My son groaned loudly. He got disconnected from his virtual school meeting, again. At the same time, my husband was on a video conference call, and I was working on a writing assignment.
Three people. All needing Internet access at the same time. All dealing with the limitations of this still very much new technology.
Though somewhat limited by what our area can provide, my family has choices; we can, and have paid for better quality Internet; and as a writer, I can schedule my time online to be when my kids and/or husband are not in virtual class or meetings.
Many families, however, have little or no access to at-home Internet service. What once might have been shrugged off as unessential, is now very much a necessity. Adults and children alike need steady, reliable internet to work, study and participate in society.
EveryoneOn is one organization who believes all families, especially those in low-income and marginalized communities, deserve access to affordable internet, computers, digital skills training and more to bridge the divide in society and build a prosperous future for all.
By working directly with internet service providers, EveryoneOn helps family find the best and lowest cost internet service they can find. Many of their featured providers are now offering special COVID-19 rates in response to the number of families financially impacted by the pandemic.
EveryoneOn’s flagship program, Connect2Compete, which helps K-12 students and their families receive internet service, is important now more than ever as virtual learning is a reality for many students across the United States.
By supporting EveryoneOn, you can help families afford broadband routers, home internet service, and the empowerment internet connection brings.
Let’s work together to create a more connected world.
Kids won’t keep their fingers out of their mouths and noses.
Kids are gross.
Yes, kids are gross.
As a mom of two boys, I know this well. And, one whiff of my house, you would know this, too.
Yes, kids are tiny germ machines, and I understand why many fear them as little vectors of illness.I also don’t underestimate their potential role in spreading COVID-19. However, I think we also need to show children a bit more respect.
While plenty of adults throw tantrums over having to wear a mask for a 20-minute grocery run, plenty of kids wear their masks when needed with little complaint.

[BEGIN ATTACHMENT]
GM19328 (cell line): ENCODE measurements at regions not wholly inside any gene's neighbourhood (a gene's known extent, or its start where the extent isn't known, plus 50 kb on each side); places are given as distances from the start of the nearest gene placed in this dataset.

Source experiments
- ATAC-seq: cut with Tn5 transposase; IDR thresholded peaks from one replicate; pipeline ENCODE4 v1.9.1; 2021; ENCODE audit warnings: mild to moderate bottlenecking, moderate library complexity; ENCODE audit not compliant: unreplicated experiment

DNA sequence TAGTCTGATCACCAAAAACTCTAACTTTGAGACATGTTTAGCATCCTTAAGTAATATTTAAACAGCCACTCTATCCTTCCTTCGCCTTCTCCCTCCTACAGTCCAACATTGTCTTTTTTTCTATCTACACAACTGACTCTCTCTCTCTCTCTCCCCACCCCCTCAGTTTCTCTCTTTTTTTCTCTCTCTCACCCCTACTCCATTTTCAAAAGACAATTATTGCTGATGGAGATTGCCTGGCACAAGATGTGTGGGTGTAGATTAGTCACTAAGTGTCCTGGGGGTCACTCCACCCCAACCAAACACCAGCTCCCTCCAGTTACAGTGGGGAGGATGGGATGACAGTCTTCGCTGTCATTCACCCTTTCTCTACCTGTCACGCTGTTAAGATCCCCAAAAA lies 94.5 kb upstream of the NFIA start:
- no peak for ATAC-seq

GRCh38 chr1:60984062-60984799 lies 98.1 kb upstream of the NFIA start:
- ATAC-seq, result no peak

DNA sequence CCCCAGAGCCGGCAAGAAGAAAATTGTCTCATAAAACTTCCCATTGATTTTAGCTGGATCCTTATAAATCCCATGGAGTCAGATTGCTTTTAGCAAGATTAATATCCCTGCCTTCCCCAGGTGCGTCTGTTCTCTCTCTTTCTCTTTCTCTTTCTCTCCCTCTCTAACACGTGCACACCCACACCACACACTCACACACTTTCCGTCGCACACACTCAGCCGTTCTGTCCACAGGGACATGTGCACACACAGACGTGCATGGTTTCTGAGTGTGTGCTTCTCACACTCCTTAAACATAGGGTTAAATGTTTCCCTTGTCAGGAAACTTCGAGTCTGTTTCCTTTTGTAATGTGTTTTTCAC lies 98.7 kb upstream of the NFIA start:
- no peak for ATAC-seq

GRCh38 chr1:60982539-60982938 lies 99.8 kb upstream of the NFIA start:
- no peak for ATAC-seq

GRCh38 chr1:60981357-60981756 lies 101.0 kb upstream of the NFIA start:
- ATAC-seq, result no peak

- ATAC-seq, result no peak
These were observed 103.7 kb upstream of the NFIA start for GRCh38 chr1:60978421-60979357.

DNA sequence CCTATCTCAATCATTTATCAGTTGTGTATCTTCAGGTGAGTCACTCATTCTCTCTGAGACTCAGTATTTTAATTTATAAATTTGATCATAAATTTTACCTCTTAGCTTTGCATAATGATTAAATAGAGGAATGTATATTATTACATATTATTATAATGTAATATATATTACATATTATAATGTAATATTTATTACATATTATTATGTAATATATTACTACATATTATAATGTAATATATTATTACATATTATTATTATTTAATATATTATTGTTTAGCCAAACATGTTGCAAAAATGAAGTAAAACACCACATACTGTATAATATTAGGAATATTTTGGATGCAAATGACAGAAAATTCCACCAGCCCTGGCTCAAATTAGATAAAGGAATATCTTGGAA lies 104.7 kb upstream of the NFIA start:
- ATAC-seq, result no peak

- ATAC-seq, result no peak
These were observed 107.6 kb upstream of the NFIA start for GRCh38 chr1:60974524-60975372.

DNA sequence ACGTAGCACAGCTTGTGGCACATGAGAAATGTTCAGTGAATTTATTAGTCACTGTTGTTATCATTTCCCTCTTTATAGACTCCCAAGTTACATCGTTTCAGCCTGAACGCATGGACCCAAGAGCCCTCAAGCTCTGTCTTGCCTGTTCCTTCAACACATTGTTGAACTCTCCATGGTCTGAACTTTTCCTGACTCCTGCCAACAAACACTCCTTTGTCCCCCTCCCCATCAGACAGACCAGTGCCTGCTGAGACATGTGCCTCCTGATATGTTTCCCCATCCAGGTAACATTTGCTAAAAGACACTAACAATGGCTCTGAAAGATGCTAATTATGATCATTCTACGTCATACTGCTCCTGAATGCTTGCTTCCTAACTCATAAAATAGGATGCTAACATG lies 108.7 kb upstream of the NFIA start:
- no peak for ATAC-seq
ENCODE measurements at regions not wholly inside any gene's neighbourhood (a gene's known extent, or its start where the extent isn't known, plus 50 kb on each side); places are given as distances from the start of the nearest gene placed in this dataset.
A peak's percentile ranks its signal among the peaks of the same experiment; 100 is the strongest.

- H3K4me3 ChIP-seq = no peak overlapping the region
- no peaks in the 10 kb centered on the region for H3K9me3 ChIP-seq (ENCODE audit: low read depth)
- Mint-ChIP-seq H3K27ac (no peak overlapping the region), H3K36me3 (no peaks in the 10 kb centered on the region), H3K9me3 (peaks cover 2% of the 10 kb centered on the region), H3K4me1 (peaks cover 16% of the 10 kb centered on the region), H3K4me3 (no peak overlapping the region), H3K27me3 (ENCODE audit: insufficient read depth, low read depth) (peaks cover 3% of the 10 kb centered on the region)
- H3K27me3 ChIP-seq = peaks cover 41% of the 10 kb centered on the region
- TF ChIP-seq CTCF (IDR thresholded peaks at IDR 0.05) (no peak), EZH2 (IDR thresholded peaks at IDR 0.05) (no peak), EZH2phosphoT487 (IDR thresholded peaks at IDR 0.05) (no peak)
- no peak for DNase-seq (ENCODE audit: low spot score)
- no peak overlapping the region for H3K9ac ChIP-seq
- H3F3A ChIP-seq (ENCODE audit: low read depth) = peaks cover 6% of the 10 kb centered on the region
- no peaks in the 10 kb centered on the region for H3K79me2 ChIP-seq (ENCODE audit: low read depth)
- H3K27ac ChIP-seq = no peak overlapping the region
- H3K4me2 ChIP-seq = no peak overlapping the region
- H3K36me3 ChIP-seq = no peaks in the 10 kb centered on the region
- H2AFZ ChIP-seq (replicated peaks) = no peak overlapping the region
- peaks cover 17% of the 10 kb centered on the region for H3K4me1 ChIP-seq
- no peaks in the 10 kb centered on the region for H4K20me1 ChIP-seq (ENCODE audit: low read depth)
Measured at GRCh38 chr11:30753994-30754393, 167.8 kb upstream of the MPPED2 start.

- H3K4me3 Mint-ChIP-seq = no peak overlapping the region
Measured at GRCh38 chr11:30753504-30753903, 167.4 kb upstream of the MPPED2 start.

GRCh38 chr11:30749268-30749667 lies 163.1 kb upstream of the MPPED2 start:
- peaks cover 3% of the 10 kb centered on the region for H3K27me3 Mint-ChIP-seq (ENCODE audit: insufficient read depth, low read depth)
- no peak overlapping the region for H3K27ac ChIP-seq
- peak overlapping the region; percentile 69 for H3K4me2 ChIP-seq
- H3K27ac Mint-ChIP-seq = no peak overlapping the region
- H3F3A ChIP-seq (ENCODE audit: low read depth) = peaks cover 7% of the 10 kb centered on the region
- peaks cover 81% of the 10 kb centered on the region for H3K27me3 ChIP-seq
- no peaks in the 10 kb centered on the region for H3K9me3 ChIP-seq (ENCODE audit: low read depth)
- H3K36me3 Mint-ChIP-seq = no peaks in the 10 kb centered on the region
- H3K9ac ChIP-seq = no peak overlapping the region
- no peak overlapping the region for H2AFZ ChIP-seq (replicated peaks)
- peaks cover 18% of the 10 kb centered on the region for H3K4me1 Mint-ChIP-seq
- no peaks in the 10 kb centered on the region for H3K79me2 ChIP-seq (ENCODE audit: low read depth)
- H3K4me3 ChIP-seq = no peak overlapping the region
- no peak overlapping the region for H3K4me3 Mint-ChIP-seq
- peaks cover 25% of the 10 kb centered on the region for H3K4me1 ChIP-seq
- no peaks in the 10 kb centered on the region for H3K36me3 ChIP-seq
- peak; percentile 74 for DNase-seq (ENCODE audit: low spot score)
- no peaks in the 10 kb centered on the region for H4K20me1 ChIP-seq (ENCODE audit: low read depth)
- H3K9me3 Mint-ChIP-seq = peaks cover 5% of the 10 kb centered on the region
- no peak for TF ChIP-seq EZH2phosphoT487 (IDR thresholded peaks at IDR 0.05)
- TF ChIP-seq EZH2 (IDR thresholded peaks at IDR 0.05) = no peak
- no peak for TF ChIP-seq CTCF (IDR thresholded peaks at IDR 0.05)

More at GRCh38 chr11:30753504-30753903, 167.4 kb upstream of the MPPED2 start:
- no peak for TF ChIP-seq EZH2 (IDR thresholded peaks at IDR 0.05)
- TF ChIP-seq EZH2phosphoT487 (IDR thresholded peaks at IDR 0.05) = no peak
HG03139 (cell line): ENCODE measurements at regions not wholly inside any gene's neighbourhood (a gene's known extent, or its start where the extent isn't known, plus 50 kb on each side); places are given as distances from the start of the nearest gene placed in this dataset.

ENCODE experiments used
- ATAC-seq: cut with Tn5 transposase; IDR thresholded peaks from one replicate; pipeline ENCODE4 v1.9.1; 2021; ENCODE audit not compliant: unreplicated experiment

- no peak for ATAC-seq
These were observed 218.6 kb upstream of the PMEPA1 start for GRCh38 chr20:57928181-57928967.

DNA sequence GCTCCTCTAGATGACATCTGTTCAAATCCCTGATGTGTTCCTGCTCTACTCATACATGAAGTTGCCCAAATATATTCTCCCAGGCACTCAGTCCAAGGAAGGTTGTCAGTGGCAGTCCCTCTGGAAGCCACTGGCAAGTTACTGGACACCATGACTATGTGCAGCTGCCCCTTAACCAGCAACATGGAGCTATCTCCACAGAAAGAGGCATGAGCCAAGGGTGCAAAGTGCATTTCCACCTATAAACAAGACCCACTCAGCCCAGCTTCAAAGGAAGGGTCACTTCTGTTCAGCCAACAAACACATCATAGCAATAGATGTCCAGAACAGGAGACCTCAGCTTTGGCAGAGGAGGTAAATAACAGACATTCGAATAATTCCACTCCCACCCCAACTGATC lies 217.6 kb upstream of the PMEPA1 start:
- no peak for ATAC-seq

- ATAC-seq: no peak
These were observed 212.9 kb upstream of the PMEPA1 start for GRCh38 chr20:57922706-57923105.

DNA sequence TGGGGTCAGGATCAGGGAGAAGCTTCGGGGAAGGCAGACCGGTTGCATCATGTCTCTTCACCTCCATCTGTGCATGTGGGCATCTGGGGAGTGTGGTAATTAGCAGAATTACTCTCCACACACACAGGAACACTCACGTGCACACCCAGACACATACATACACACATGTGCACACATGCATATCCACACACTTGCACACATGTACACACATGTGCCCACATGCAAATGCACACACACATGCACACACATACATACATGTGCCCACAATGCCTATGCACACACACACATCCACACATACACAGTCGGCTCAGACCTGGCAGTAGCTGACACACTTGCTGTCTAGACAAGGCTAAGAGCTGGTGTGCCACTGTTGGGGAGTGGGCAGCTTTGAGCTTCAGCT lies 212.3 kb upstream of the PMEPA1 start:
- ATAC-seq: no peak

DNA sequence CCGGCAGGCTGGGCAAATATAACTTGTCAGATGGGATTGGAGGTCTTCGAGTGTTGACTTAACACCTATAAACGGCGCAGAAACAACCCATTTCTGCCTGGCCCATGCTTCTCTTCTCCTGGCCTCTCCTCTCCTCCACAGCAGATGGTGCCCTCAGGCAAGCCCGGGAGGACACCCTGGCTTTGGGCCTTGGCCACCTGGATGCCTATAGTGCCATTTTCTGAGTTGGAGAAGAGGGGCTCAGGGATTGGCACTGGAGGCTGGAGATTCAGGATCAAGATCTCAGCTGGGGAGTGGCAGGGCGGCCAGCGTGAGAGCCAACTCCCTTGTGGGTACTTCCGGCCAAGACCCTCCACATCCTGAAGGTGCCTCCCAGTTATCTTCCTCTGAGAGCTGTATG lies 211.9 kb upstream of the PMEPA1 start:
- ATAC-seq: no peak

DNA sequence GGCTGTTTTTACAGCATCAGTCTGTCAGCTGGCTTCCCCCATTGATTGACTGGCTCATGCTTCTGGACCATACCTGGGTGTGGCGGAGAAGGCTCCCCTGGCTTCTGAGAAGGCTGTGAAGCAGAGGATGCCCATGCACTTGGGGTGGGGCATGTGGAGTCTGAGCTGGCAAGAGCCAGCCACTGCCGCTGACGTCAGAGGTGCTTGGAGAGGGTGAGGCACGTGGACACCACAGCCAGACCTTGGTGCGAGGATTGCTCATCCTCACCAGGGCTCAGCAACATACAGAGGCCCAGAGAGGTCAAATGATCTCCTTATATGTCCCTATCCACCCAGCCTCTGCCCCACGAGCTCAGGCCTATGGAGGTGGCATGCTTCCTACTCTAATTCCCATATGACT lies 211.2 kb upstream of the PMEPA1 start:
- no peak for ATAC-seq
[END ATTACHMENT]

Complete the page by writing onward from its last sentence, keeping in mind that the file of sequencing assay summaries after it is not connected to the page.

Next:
Maybe it is because kids are often more caring than adults?
I am not saying it is easy for a child to wear a mask for extended periods of time, nor that every child puts one on without a fight, but I am tired of these blanket assumptions that children are terrible about protecting themselves and others.
Both of my kids have spent hours outside, in the summer heat, in masks. I have seen other children do the same, even while us adults complain about how uncomfortable we are.
For kids, like my oldest, they see a mask as a safe way to do the things he loves. A mask means getting back to school to see his friends. A mask means a chance at some “normalcy.”
We all worry about how our kids will handle the changes at school, and if they can/will be able to comply with all the new “rules.” And, there is plenty to suggest they won’t.
But, as my own kids have shown me, children are often more capable of much more than we think.As many of us prepare to send our kids back to the classroom, anxious about their safety, I offer up a bit of hope and encouragement that they will be OK.
It is a privilege to be able to homeschool your kids.
Yes, it is also a lot of hard work and sacrifice.But, in the end, if you or another trusted adult is able to devote a significant amount of time on your child’s education, that is a privilege.
A privilege which was thrust into a big bright spot light because of a pandemic that forced our schools to close.